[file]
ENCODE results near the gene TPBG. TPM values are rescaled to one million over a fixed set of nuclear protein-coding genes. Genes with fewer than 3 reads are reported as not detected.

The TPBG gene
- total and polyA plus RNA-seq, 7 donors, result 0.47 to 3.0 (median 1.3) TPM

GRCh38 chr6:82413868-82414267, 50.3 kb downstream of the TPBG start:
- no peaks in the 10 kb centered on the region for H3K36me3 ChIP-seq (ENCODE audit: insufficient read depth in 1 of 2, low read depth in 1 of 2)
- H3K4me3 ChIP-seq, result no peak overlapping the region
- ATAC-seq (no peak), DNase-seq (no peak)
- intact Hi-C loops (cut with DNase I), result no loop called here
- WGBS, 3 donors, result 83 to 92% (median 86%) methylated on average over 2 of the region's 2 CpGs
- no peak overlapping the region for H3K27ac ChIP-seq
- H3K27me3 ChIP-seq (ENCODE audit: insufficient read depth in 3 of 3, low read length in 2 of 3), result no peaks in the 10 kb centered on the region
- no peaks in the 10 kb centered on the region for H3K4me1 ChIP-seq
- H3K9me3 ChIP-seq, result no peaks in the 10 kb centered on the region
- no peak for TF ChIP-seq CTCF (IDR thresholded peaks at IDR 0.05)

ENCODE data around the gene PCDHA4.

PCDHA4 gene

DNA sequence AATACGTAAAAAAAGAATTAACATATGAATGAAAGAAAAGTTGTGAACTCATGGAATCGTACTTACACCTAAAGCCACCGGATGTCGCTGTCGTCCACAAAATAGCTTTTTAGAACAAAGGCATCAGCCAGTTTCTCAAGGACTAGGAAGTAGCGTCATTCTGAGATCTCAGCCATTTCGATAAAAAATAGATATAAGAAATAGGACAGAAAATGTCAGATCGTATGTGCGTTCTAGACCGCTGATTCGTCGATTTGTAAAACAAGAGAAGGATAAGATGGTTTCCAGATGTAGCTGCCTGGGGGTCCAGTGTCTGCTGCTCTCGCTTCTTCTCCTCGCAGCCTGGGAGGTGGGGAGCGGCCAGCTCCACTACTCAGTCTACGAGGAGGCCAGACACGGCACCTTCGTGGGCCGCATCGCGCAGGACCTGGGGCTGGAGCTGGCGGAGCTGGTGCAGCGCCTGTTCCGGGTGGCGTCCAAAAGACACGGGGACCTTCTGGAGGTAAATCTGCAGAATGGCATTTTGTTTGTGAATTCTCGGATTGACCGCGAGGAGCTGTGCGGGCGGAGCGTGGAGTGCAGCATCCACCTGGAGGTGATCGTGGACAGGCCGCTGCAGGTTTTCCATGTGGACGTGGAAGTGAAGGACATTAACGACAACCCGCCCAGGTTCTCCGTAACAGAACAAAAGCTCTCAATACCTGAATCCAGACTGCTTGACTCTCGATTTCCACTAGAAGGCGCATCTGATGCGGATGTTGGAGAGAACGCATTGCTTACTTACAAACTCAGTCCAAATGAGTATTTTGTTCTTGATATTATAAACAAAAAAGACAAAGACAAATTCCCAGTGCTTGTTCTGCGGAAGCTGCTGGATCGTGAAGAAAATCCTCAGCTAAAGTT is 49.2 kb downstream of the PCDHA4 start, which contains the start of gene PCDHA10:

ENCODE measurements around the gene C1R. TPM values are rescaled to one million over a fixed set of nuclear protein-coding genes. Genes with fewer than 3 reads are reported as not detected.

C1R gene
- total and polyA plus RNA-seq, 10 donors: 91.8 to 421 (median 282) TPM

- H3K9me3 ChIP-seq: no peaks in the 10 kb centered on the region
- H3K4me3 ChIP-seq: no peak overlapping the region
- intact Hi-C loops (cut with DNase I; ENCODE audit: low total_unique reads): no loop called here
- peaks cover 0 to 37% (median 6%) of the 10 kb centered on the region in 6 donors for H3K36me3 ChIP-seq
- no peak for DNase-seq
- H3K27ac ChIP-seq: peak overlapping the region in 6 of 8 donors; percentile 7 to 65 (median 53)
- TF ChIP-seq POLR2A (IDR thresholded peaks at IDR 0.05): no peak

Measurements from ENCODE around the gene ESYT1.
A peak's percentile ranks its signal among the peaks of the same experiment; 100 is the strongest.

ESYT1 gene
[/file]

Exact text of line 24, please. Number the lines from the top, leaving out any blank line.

- peaks cover 0 to 37% (median 6%) of the 10 kb centered on the region in 6 donors for H3K36me3 ChIP-seq